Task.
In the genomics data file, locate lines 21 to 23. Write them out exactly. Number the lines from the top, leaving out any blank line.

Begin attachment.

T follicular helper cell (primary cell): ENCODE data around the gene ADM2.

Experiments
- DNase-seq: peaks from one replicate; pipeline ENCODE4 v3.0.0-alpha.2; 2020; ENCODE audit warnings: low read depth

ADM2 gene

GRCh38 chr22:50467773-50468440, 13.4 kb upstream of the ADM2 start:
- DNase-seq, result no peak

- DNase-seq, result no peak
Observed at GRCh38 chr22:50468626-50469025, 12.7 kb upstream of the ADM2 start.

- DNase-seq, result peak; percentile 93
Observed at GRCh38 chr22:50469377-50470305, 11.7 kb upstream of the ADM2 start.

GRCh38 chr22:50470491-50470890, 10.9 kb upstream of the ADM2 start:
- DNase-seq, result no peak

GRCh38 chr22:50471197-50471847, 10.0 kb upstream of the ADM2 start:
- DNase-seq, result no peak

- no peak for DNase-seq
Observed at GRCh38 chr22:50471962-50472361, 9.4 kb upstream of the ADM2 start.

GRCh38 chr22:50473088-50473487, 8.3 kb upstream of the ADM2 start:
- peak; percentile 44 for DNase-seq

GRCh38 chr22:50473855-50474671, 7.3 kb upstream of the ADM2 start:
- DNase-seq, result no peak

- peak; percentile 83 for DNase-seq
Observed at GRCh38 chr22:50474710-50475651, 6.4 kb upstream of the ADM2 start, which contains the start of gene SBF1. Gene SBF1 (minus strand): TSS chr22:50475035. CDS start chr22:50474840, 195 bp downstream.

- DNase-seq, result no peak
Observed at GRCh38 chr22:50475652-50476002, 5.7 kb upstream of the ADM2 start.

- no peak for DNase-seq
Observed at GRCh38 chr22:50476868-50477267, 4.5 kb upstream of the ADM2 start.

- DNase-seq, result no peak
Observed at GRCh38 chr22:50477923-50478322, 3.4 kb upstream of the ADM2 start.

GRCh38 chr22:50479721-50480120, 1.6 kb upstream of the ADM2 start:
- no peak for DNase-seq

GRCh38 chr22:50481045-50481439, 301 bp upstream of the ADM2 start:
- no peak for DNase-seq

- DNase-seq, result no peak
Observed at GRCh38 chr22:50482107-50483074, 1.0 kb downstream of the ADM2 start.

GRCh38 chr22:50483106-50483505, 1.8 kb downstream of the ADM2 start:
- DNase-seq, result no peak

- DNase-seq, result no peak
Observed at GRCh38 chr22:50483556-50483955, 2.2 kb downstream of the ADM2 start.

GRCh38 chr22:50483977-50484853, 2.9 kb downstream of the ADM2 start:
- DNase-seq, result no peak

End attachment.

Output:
- peak; percentile 83 for DNase-seq
Observed at GRCh38 chr22:50474710-50475651, 6.4 kb upstream of the ADM2 start, which contains the start of gene SBF1. Gene SBF1 (minus strand): TSS chr22:50475035. CDS start chr22:50474840, 195 bp downstream.

- DNase-seq, result no peak